Monday, November 15, 2010

Courage Day and writers


"The writer cannot be a mere storyteller; he cannot be a mere teacher; he cannot merely X-ray society's weaknesses, its ills, its perils. He or she must be actively involved shaping its present and its future." Ken Saro-Wiwa (1941-1995)


Freedom of speech and supporting persecuted writers is remembered around the world each November. Called Courage Day in honour of two New Zealand writers, James and Sarah Courage, whose writings were suppressed in the early 20th century, this New Zealand name is also appropriate because of the bravery required by those authors who face opposition in its many forms

James Courage’s book 'A Way of Love', about a homosexual relationship, was banned in New Zealand for some years. His grandmother, Sarah Courage, wrote 'Lights and Shadows of Colonial Life', in which descriptions of her neighbours were so unflattering that many copies were destroyed.

PEN, (which is loosely aligned with Amnesty International) stands for the principle of unhampered transmission of thought within, and between, all nations, and members pledge themselves to oppose any form of suppression of freedom of expression.

In 2006, as part of Courage Day, the NZ Society of Authors (PEN NZ Inc.) and PEN International remembered the Nigerian television producer, writer of satirical novels, children's tales, and plays, Ken Saro-Wiwa. Born in 1941, he was the eldest son of a prominent Ogoni family, and after leaving university pursued an academic career. He later became a novelist and television producer: his long-running satirical TV series Basi & Co was purported to be the most watched soap opera in Africa. Throughout his work he often made references to the exploitation he saw as oil and gas industries took riches from the beneath the feet of the impoverished Ogoni farmers, and in return left the land and water polluted and the people disenfranchised.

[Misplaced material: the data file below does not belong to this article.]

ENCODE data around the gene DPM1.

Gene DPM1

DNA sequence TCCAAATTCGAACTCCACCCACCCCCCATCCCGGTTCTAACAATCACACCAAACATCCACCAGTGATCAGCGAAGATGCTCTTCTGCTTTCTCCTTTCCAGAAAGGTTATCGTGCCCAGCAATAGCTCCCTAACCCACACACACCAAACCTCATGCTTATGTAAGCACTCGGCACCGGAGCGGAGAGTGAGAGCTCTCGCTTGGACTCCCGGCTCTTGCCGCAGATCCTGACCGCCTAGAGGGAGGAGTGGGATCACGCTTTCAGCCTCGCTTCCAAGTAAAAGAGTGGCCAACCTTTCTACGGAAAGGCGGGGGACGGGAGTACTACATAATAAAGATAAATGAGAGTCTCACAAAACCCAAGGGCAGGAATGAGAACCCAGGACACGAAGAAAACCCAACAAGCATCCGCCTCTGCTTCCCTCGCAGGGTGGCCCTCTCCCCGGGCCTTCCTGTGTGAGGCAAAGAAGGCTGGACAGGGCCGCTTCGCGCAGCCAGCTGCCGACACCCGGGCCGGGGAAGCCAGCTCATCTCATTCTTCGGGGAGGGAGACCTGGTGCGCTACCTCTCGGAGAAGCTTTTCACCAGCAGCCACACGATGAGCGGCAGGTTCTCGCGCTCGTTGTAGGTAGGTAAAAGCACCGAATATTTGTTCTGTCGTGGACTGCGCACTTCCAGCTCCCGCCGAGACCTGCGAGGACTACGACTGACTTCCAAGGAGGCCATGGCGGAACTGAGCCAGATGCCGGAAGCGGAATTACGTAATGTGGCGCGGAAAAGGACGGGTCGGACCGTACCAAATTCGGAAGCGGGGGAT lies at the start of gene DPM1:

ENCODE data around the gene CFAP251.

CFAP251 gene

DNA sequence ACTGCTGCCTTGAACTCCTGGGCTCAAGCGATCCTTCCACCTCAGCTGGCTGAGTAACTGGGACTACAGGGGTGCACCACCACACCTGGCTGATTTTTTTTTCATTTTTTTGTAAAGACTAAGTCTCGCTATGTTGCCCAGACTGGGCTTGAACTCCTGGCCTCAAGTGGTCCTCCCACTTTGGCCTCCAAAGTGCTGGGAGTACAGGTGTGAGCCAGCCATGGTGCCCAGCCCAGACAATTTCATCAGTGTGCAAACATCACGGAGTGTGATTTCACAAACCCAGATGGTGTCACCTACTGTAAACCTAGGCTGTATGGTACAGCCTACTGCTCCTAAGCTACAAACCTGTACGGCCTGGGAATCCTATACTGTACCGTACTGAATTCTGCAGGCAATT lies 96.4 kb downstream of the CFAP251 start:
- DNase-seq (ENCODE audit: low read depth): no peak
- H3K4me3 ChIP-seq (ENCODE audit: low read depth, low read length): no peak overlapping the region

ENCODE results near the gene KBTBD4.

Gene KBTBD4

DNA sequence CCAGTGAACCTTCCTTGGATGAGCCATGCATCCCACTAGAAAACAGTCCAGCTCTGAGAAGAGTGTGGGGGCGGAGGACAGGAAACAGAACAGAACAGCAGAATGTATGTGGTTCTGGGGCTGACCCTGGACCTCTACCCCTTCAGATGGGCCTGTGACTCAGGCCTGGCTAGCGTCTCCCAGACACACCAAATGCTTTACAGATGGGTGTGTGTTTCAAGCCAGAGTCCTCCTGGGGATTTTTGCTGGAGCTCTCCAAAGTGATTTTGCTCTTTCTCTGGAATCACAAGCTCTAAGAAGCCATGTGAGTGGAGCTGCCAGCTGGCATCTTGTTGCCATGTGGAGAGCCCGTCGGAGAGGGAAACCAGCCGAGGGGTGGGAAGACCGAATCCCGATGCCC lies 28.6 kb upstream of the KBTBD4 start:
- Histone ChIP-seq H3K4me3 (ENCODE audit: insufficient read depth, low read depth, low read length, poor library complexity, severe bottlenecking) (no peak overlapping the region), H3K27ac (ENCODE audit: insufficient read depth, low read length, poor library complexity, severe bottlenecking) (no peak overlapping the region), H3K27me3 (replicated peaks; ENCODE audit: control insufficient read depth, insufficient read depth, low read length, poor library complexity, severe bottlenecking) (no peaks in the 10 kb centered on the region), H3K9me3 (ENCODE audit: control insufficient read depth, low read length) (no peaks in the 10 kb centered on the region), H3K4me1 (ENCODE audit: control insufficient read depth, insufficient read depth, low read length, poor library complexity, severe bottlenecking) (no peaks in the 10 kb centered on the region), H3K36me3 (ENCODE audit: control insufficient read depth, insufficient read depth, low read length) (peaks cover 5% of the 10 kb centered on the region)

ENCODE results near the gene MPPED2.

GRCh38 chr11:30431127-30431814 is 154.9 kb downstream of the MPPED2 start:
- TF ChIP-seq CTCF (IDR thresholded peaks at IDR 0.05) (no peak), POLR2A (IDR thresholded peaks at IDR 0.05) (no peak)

Saro-Wiwa was imprisoned by dictator Sani Abacha for defending the rights of the Ogoni, and criticising his government's oil policy with Royal Dutch Shell. Despite international protests, Saro-Wiwa was hung after a show trial with other eight activists in Port Harcourt, on November 10, 1995. To remember his death, Courage Day is being commentated on the 10th rather than the usual 15th November. As recently as September 2005, Ogoni people, who continue to defend their rights, stormed a Nigerian oil platform, after the arrest and possible sentence of execution, of one of their leaders.

Worldwide, writers continue to be persecuted for their writings: one of Turkey's best-selling novelists, Orhan Pamuk, is charged with insulting the Turkish Republic with statements published in a Swiss newspaper on February 6, 2005. In Afghanistan journalists were abducted, arrested, and threatened in pre-election violence, while the New York Times researcher Zhao Yan has been in custody in China for over a year, and recently, in Khatmandu, Nepal, almost 90 journalists were arrested. And, on September 22nd the award-winning war journalist, Robert Fisk, was banned from entering the United States to speak at a public meeting.

Reporters Without Borders defends imprisoned journalists and press freedom throughout the world, as well as upholding the right of the public to be informed - in accordance with Article 19 of the Universal Declaration of Human Rights. On the 1st January 2005, it reported 107 journalists and 70 cyber-dissidents were in prison around the world and, for the second year running, Iraq was the world’s most dangerous country for journalists: nineteen reporters and 12 media assistants were killed there during the year. Terrorist strikes and Iraqi guerrilla attacks were the main cause, but the US army was also held responsible for the death of four of them. (U.S. troops are reported to have killed 13 journalists since the U.S.-led war began in March 2003.) They also report that around the world at least 53 journalists were killed in 2004 while doing their job.

Apart from Chaucer, Shakespeare appears to have been expurgated more often than any other English language author – starting with Elizabeth 1st who had a passage cut from performances of his play, Richard 2nd - and even today cut editions of his work are read in some schools.

And censorship continues: at the end of September, a Liberal Australian MP called for 'an outrageous book' (The Bad Book by Andy Griffiths) to be withdrawn from school libraries.

New Zealand is not exempt from censorship either. As recently as 2003, Malcolm Evans, the New Zealand Herald cartoonist, was, it seems, dismissed for refusing to stop addressing the Israeli - Palestine conflict in his work.